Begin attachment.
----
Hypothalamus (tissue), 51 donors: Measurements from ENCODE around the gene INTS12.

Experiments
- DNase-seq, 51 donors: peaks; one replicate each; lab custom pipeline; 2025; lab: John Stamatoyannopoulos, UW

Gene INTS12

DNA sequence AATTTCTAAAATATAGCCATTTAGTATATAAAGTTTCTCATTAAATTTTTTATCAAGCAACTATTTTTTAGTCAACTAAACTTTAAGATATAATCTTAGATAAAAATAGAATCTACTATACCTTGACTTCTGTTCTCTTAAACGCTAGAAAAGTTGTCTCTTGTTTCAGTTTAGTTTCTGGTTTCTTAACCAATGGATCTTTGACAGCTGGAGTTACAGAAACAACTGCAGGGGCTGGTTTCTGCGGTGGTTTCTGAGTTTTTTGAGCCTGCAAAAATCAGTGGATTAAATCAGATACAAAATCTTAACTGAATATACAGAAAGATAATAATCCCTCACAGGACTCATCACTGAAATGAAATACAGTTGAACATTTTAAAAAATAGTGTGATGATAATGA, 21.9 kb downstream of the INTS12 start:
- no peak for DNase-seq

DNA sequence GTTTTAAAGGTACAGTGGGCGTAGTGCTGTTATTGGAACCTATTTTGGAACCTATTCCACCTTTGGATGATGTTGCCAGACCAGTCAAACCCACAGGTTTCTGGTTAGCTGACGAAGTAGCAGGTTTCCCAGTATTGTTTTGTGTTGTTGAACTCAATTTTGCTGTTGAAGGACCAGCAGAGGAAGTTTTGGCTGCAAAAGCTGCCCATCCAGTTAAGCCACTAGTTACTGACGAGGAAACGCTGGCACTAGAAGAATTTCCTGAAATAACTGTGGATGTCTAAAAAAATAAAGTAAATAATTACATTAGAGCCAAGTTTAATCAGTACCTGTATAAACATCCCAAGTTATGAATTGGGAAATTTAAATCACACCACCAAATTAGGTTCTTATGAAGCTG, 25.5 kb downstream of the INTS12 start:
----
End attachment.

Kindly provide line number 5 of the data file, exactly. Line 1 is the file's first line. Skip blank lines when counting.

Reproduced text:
DNA sequence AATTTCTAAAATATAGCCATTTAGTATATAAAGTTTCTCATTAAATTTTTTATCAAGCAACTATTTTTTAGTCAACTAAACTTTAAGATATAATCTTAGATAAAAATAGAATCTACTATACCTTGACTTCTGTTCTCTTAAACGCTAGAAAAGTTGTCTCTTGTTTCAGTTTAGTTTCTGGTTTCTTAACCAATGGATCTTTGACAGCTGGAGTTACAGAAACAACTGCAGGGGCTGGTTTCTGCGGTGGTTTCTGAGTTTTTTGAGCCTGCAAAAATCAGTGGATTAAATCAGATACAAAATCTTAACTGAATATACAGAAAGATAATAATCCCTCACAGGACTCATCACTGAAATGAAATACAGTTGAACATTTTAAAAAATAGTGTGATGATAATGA, 21.9 kb downstream of the INTS12 start: